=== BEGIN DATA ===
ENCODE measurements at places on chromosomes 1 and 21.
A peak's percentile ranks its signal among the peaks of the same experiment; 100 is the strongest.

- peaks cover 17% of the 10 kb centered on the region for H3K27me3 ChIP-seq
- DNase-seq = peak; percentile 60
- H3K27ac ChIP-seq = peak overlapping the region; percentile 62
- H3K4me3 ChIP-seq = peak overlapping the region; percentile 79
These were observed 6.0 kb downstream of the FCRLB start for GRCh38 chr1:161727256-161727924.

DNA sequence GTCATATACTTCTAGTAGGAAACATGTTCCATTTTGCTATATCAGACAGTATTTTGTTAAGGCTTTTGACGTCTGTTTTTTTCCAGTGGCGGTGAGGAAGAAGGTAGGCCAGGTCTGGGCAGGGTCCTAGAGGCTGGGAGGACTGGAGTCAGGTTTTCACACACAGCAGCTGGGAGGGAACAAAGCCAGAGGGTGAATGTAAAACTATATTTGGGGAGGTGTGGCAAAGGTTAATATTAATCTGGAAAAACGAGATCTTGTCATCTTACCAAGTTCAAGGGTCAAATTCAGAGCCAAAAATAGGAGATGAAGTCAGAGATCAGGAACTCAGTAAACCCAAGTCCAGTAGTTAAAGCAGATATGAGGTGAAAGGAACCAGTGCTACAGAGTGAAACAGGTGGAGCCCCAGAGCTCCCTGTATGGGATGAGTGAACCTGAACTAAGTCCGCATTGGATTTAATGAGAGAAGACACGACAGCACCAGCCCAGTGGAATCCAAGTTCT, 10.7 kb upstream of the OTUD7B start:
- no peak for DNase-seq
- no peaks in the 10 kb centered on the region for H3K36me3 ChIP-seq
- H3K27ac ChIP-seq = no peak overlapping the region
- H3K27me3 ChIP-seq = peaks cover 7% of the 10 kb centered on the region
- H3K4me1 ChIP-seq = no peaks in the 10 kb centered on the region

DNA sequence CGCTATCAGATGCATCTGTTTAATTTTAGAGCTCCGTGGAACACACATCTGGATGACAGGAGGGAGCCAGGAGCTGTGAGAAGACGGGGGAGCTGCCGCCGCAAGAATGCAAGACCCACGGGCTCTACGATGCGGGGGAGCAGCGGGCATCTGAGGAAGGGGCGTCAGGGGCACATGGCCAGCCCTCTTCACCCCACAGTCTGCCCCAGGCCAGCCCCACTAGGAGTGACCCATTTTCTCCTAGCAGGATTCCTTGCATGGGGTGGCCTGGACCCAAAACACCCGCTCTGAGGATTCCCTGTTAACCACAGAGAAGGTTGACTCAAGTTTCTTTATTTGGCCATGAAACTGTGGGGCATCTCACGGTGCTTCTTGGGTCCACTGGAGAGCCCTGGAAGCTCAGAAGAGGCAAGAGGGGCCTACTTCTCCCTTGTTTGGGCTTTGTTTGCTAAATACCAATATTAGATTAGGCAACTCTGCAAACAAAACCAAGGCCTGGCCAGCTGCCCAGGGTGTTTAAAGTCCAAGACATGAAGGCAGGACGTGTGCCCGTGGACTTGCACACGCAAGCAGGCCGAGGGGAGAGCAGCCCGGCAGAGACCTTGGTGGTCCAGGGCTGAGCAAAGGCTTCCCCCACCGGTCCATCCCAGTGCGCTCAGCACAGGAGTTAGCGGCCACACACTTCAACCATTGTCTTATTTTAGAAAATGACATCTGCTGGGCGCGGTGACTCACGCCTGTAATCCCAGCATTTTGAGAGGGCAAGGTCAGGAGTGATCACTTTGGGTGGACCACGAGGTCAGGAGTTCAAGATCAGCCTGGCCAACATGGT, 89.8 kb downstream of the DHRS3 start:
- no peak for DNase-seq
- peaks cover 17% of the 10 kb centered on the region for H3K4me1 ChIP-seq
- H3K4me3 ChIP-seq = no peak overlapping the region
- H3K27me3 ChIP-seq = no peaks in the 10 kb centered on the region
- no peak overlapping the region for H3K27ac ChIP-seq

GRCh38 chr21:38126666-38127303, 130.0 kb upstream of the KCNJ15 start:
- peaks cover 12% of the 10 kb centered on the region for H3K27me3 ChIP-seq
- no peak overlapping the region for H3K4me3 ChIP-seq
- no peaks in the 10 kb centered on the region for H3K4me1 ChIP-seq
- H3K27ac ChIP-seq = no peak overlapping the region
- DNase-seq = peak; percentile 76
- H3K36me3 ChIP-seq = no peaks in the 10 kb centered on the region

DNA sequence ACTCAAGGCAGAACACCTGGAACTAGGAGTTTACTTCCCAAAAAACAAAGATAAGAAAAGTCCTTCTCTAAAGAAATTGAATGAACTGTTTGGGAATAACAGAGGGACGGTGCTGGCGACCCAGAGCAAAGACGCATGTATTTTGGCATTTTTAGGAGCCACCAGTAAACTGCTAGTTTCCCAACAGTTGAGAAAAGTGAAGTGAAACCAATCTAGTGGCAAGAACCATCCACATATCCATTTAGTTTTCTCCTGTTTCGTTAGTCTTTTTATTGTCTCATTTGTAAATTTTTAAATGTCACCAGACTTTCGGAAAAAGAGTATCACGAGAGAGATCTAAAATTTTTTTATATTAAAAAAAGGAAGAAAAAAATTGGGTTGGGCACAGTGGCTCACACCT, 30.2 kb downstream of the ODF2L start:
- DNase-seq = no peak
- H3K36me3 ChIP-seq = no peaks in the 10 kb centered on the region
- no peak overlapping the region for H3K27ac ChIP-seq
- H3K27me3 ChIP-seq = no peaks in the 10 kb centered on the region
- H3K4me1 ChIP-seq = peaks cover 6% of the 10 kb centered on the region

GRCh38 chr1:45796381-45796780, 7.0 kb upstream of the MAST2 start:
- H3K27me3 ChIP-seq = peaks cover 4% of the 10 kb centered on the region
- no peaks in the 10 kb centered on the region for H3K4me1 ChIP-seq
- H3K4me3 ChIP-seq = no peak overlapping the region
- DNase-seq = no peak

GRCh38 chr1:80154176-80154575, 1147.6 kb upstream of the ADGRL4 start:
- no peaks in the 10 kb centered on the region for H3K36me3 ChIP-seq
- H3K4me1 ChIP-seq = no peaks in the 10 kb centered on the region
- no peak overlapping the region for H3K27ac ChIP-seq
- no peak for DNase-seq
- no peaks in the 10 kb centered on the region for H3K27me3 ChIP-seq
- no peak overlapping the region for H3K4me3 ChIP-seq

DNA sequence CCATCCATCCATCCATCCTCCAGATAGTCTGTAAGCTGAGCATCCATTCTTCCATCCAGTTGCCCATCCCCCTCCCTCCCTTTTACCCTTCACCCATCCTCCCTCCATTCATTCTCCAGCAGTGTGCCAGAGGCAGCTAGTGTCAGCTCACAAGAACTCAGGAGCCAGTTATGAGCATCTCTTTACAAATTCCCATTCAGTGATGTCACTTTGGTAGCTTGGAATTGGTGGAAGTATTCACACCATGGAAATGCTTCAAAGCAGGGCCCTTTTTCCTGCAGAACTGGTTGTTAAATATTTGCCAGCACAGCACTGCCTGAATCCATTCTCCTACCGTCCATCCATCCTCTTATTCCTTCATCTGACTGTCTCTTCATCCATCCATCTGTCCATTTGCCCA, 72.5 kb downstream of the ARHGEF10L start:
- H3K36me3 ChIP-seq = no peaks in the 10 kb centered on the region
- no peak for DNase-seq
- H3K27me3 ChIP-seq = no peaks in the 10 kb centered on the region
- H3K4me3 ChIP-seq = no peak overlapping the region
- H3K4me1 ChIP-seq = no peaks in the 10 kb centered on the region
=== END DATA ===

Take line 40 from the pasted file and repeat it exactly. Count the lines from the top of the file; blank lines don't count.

- H3K4me1 ChIP-seq = no peaks in the 10 kb centered on the region